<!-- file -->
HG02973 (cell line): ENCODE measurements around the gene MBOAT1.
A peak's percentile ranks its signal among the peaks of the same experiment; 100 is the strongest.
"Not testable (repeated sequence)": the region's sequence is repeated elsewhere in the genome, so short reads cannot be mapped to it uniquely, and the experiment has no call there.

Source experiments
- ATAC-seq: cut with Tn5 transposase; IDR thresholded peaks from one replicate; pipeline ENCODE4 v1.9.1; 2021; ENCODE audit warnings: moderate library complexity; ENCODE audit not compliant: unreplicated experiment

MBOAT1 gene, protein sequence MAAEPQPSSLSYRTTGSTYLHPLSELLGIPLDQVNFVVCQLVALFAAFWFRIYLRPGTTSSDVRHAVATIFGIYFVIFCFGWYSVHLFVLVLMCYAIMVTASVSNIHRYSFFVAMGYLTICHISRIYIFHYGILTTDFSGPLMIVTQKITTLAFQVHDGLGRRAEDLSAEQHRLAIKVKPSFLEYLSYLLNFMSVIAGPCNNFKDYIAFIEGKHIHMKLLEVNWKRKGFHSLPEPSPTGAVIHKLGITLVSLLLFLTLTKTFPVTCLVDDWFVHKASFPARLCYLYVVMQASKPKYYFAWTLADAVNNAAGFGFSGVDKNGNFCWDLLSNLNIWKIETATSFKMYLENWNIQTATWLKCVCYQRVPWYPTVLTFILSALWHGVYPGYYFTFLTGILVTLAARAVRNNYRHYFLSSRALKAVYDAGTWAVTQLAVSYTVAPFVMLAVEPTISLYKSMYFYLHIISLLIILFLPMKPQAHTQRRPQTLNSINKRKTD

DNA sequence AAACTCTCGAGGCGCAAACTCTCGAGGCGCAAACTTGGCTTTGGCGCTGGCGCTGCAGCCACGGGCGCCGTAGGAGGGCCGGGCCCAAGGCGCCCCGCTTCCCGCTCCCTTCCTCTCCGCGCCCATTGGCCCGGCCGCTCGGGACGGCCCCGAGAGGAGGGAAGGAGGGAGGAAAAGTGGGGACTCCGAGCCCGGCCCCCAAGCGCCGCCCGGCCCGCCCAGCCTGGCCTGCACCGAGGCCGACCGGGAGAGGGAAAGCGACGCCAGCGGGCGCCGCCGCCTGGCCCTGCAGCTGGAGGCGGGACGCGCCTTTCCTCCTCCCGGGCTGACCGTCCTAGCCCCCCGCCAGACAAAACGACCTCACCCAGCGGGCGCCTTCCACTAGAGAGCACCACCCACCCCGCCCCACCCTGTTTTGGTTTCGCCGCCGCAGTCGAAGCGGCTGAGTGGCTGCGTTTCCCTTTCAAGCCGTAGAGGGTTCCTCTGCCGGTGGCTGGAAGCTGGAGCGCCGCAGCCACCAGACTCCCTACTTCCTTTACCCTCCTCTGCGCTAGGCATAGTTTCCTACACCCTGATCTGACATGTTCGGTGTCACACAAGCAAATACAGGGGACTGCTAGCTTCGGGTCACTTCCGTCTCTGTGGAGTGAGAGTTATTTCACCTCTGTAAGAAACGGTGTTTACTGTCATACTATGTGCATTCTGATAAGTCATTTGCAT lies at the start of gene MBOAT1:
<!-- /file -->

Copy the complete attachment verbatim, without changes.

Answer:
HG02973 (cell line): ENCODE measurements around the gene MBOAT1.
A peak's percentile ranks its signal among the peaks of the same experiment; 100 is the strongest.
"Not testable (repeated sequence)": the region's sequence is repeated elsewhere in the genome, so short reads cannot be mapped to it uniquely, and the experiment has no call there.

Source experiments
- ATAC-seq: cut with Tn5 transposase; IDR thresholded peaks from one replicate; pipeline ENCODE4 v1.9.1; 2021; ENCODE audit warnings: moderate library complexity; ENCODE audit not compliant: unreplicated experiment

MBOAT1 gene, protein sequence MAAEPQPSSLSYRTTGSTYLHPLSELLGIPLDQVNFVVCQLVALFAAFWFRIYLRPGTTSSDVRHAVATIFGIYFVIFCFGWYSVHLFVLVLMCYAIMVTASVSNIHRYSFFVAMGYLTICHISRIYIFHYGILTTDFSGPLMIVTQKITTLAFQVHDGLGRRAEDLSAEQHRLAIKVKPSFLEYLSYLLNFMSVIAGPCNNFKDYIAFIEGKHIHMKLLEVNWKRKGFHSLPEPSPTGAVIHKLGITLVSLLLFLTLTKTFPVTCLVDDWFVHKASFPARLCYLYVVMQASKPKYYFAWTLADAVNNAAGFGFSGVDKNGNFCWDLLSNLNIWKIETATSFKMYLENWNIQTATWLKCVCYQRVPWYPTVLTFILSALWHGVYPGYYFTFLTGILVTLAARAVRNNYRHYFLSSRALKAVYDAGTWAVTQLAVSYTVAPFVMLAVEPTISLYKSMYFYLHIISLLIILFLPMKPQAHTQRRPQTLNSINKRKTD

DNA sequence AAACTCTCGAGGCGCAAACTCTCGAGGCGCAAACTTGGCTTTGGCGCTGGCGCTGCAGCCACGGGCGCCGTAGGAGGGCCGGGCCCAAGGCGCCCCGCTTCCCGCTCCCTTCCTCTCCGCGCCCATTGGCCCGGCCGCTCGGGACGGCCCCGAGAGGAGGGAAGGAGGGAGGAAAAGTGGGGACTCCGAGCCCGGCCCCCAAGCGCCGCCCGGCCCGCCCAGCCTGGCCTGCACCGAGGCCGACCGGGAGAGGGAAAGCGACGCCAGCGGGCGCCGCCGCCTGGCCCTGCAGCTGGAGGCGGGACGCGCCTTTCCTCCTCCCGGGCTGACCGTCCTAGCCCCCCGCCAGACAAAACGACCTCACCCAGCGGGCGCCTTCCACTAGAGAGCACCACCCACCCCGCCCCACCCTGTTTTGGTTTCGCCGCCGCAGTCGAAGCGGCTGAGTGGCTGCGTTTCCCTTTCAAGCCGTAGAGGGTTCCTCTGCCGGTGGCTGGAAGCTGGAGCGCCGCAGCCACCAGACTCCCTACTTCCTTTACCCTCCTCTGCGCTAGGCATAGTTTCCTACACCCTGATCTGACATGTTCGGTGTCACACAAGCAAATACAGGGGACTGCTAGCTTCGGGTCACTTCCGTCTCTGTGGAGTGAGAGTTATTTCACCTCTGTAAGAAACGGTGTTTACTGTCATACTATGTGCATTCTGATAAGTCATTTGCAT lies at the start of gene MBOAT1: